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February 3, 1945


JAMA. 1945;127(5):294. doi:10.1001/jama.1945.02860050042022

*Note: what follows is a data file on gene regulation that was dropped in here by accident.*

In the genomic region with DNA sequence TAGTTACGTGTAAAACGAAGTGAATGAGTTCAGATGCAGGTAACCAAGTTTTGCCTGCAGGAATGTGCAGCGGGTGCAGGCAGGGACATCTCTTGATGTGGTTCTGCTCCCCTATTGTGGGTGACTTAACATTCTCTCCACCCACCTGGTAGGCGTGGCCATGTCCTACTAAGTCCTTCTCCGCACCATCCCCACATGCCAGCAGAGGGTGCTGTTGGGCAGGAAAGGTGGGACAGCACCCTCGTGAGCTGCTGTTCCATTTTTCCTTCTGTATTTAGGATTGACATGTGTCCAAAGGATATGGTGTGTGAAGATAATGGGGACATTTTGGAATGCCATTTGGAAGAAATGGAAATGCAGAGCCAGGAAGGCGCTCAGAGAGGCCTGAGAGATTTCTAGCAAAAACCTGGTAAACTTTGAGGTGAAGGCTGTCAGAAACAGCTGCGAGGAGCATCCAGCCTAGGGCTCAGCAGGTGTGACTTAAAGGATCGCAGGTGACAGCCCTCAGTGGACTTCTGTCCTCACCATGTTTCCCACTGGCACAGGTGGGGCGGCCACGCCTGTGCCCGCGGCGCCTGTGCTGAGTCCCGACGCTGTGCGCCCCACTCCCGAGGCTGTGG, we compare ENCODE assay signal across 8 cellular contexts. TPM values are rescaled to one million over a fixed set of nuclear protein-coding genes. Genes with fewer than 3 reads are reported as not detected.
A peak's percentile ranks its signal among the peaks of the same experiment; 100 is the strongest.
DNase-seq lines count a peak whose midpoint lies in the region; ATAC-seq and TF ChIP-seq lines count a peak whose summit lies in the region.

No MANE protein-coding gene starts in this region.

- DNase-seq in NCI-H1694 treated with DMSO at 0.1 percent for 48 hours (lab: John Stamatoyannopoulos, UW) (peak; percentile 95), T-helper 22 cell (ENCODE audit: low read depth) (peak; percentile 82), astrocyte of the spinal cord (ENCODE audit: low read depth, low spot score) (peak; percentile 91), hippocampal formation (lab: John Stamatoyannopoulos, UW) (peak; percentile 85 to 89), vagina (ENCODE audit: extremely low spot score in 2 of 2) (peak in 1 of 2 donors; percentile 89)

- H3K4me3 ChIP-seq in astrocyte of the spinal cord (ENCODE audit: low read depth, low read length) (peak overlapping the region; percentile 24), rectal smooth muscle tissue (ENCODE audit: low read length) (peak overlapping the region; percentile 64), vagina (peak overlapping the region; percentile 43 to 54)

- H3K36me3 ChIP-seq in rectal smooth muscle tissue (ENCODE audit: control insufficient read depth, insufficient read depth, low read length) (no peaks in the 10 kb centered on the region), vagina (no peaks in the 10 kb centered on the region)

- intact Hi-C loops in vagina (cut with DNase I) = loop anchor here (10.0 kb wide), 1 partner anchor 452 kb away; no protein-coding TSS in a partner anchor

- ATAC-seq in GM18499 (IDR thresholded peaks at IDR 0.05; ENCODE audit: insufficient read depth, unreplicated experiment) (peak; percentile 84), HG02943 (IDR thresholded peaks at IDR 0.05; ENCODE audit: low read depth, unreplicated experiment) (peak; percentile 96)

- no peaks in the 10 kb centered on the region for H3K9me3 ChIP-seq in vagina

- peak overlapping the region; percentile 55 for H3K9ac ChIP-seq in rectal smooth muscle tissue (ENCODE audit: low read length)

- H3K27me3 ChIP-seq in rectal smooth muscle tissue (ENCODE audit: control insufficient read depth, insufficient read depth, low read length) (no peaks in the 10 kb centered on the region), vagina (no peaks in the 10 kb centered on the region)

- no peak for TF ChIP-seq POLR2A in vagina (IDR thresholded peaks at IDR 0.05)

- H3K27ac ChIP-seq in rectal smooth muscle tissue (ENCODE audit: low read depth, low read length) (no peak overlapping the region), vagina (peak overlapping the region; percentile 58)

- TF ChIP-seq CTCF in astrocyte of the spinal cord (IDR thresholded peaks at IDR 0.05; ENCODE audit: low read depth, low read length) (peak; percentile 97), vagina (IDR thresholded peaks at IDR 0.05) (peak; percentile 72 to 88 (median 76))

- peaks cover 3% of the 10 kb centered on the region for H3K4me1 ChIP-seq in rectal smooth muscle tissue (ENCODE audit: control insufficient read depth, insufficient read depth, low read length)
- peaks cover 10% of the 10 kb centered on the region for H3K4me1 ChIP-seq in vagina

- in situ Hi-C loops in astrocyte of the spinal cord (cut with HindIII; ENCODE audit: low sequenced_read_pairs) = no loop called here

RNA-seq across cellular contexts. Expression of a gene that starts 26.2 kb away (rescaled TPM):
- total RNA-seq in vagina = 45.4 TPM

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To the Editor:—  In reference to the editorial comment on four generations of sacroiliac arthritis (The Journal, Aug. 12, 1944, p. 1044), I am sorry I am stationed outside the continental limits and do not have access to the original article, but the comment must have caused most orthopedic surgeons either to laugh or to have apoplexy.Is pain in the region of the sacroiliac joint diagnostic of sacroiliac arthritis? Does the presence of sciatica and tingling and swelling of the extremities make it more so?Were any x-ray studies made in this group of remarkable people, who were for the most part manual laborers and obese? Is not anatomic structure of the lumbar spine also hereditary?Why do people with obvious arthritis have so few sacroiliac symptoms? Does not the sacroiliac joint fuse early and spontaneously in most cases of true arthritis?Why go on? If the original article

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